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50 Years Ago: Race for chairman becomes two-man battle

The race to select a new chairman of the Navajo Tribal Council was underway and it was now evident that it would be a two-man race – incumbent Raymond Nakai versus Peter MacDonald, who had finally stepped down as director of the Office of Navajo Economic Opportunity to spend full time campaigning.

This left Sam Billison, a tribal educator who was running for the position, basically out in the cold although he still felt he had a chance of finally winning it.

Dick Hardwick, who was in his final year as editor of the Navajo Times, wanted to make all of the candidates happy although he knew Nakai hated the newspaper and believed everyone who worked for it was out to get him.

Two weeks before there had been an incident at one of his rallies when a reporter for the Gallup Independent asked him for an interview. Nakai, according to the reporter, ignored him as he walked up to him and made his request. Nakai then reportedly deliberately turned his back and walked away from the reporter, not even acknowledging him.

Hardwick, after hearing the story, went over to talk to Nakai’s assistants. He said later he made no attempt to talk to Nakai because he was afraid of getting the same treatment. But the staff members were encouraging, saying basically they had no control over him.

Hardwick was told that there had been one occasion a few weeks before when Nakai delayed giving his campaign speech because he thought MacDonald had sent one of his supporters to spy on him to learn what positions he was taking so MacDonald could take the same stance to draw away some of his supporters.

MacDonald would say that he didn’t send someone to spy on Nakai but it was very well known that some of the people Nakai thought were his biggest supporters had been lured over to MacDonald’s side and were giving him details of Nakai’s campaign strategy.

MacDonald would make good use of this information as a way to ridicule Nakai’s goals. MacDonald would often refer to Nakai’s position on the issues to show that he did not understanding anything about what was needed to be chairman of the largest tribe in the nation. Billison was taking the same approach but no one seemed to be listening to him.

He still got a good crowd at his rallies but some believed many of those were probably going to back MacDonald and were waiting for Billison to drop out of the race.

Later, in the 1970s, when he talked about this campaign, MacDonald would say he was bringing up issues that were before their time. One of these was a two-term limitation. Nakai had been chairman for two terms and MacDonald felt he was getting too much power and could conceivably continue to win until the day he decided to step down or died.

He brought up federal laws that limited the president to two terms and he felt that the same reasons this was enacted were also valid on the Navajo Reservation.

Although it was true Nakai was seeking his third term, you could argue that he had only been chairman for one term since he basically had no power during his first term because of tribal politics. When he was first elected, most of the 72 members of the council had been supporters of the former chairman, Paul Jones, and none wanted anything to do with Nakai.

And it showed. None of his proposals were ever given a lot of discussion and usually died in committee. Nakai would routinely be ridiculed during the Council meetings. At one point about two and a half years into his first term, the Council took away his power to hire and fire as well as his ability to oversee tribal finances.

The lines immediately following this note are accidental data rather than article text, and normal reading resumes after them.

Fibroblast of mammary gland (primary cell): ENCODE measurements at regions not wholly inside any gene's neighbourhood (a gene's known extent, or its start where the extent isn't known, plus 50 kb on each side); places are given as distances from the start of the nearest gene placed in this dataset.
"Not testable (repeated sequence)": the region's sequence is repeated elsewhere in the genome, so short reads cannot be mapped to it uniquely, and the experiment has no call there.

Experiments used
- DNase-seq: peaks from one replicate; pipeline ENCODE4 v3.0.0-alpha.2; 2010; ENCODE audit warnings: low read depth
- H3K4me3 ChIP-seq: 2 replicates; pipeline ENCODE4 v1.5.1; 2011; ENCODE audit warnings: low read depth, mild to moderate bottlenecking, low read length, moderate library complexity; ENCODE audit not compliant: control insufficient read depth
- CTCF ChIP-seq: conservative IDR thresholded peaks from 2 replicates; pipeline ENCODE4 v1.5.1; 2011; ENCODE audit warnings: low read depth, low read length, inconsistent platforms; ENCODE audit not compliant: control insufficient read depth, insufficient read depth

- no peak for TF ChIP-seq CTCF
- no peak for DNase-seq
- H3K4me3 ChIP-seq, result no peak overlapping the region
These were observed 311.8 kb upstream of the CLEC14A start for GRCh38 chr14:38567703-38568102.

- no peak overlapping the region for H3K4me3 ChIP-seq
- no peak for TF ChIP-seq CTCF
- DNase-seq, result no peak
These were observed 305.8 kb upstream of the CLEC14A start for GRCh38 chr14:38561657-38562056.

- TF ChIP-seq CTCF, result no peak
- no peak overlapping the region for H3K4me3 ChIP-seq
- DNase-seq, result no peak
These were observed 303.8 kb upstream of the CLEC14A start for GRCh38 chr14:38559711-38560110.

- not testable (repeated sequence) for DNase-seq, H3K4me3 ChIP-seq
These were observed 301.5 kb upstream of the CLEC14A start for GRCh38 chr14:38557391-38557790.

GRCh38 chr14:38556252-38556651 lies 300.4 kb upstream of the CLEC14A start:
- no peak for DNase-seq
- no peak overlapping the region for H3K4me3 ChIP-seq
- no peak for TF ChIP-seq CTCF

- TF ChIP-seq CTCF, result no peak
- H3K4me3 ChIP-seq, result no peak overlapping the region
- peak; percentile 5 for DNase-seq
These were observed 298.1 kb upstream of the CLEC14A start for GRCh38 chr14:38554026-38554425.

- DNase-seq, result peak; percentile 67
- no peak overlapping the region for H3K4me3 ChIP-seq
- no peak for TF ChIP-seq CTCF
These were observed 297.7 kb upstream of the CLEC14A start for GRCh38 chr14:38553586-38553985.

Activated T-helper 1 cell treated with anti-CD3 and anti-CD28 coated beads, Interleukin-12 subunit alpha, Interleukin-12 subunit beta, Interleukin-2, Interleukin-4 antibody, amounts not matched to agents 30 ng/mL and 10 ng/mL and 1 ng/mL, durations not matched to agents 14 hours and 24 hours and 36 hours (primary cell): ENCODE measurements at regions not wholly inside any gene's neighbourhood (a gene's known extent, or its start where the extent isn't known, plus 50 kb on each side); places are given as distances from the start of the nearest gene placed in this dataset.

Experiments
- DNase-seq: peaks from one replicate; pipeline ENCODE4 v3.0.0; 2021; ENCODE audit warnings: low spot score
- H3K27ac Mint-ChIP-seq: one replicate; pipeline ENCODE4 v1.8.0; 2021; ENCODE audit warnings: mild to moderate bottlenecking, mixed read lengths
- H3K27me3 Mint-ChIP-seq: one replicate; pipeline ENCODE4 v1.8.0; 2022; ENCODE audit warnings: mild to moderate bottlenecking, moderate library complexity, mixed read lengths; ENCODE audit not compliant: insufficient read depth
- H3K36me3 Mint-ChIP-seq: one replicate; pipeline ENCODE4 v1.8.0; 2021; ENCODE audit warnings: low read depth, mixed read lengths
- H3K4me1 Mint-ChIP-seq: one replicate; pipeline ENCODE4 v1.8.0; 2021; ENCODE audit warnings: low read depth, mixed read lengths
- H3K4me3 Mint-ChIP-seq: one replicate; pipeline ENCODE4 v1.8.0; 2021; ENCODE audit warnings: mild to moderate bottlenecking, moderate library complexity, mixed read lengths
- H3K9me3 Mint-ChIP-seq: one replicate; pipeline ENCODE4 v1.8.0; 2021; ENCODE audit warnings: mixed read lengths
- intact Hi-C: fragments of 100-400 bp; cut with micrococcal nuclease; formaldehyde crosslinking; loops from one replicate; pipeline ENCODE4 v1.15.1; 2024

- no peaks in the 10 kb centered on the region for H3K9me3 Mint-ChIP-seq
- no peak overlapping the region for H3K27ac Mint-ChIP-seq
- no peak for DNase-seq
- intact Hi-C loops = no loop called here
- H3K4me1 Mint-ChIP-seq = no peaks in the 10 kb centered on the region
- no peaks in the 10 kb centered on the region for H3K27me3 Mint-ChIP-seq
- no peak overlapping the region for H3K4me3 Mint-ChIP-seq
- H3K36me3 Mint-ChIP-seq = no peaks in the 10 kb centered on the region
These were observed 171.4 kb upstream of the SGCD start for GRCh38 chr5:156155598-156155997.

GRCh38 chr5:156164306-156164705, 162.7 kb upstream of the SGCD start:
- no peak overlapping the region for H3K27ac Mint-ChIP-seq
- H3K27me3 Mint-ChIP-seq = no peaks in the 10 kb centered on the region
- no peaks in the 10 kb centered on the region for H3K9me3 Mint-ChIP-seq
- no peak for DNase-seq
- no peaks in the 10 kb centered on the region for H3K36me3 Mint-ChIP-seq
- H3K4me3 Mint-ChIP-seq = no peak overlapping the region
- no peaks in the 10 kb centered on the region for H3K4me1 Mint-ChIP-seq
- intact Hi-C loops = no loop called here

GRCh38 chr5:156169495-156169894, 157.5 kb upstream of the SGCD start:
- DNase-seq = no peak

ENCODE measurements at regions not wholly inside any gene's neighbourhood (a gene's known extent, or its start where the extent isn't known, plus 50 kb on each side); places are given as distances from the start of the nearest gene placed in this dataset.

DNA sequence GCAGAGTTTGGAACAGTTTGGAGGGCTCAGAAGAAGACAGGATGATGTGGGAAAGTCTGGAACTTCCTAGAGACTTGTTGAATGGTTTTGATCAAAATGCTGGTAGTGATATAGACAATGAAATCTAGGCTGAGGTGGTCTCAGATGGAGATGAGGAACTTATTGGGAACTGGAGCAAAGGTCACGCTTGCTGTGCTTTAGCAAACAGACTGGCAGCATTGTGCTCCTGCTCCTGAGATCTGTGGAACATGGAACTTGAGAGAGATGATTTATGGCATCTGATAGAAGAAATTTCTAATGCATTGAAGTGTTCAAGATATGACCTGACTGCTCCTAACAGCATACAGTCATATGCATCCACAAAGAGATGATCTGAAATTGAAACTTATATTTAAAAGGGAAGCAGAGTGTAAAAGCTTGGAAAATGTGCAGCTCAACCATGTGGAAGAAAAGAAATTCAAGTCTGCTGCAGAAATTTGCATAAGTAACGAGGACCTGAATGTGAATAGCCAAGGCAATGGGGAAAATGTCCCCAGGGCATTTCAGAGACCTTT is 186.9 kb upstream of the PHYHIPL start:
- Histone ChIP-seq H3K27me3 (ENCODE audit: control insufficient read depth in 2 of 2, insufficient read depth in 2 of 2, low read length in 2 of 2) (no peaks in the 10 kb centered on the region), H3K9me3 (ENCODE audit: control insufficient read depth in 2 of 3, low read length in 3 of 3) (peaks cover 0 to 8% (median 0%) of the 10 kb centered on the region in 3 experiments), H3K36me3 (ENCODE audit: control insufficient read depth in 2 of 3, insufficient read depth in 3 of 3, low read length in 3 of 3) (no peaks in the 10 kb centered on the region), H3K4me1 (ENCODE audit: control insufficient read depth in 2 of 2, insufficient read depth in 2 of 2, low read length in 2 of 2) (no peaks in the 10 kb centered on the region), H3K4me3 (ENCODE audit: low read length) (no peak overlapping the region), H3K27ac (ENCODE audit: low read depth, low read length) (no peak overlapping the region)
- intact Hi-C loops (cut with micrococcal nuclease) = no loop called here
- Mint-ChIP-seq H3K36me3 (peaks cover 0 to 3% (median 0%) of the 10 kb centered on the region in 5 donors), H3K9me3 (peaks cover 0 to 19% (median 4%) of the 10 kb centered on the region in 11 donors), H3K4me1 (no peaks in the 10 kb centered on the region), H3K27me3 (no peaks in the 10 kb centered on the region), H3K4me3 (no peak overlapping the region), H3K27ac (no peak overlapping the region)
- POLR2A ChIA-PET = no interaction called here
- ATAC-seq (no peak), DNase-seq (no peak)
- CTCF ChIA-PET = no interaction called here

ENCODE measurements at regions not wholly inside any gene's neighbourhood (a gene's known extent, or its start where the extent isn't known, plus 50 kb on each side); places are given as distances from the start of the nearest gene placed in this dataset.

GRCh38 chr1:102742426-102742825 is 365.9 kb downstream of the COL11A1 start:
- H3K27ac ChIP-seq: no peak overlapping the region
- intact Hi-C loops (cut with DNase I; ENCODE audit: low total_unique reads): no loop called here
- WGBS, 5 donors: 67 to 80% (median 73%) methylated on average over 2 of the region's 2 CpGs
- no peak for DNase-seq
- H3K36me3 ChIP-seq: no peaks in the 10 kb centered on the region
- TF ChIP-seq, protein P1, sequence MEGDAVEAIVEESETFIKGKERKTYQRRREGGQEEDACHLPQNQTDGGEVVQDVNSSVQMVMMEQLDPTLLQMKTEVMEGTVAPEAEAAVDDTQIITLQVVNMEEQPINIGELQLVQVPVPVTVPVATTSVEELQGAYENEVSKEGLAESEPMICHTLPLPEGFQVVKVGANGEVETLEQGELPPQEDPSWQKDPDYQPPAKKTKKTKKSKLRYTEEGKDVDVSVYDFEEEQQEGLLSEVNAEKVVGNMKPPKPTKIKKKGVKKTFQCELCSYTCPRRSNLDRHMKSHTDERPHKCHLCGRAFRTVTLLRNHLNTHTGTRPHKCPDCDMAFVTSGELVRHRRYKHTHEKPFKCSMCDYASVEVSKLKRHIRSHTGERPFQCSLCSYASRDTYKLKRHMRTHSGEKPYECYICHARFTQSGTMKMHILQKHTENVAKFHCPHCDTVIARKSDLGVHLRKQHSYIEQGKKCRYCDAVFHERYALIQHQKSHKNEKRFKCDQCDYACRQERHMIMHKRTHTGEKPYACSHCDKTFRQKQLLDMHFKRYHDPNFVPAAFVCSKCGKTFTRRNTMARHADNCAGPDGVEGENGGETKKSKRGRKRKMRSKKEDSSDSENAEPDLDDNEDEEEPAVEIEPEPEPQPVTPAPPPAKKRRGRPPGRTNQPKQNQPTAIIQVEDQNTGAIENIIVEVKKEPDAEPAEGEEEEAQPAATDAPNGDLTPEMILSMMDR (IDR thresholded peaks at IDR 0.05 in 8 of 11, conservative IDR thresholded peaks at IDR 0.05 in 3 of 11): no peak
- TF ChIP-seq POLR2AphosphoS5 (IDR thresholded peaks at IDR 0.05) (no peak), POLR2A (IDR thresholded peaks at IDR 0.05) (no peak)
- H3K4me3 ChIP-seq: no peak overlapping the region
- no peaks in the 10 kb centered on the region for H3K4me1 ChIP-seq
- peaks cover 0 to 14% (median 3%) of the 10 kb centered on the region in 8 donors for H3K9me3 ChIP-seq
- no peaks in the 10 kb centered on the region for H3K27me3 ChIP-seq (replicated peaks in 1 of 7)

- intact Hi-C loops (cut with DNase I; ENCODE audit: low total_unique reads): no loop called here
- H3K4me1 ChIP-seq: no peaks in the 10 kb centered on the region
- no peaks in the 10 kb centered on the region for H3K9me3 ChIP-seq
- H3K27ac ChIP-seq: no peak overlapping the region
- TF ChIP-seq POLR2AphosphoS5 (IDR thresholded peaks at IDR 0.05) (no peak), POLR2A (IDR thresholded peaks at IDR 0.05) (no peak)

By the time he got elected to his second term, Navajo voters had done away with some of the “Old Guard” and Nakai was able to get some of his goals enacted. Billison would later say this issue had little chance of being enacted because it never struck a chord among Navajo voters. “No one seemed to care,” he would say later.

Billison was also seeing some problems with the chairmanship type if government because it allowed the chairman, once he had the support of a majority if the Council members, to be in control over all branches of the tribal government.

The Council was controlled, to a large part, by the committee chairmen and the person who chose the members of the various committees. This was also the chairman so this allowed whoever was chairman to make sure Council committees were controlled by his supporters.

As for the tribal courts, during those days it was just another program within the tribal government under the control of the chairman.

The two issues would later come front and center in 1990 after MacDonald was suspended and the Council decided to do away from the chairmanship type government and replace it with a three-branch government with a president presiding over the executive branch.

There have been questions raised since 1990 over whether this was a good thing. Peterson Zah, who would be the only person to serve as both a chairman and president, wasn’t happy during his years as president because he realized after only a couple of months in office that he had nowhere near the authority he had as chairman as president.

Instead this authority had been transferred to the Council. So instead of having one man with the power to get things done, you had 88 men and women who spent mist of their time debating issues instead of getting things done.

About The Author

Bill Donovan

Bill Donovan has been writing about the Navajo Nation government since 1971 and for the Navajo Times since 1976. He is currently semi-retired and is living in Torrance, California, and continues to report for the Navajo Times.


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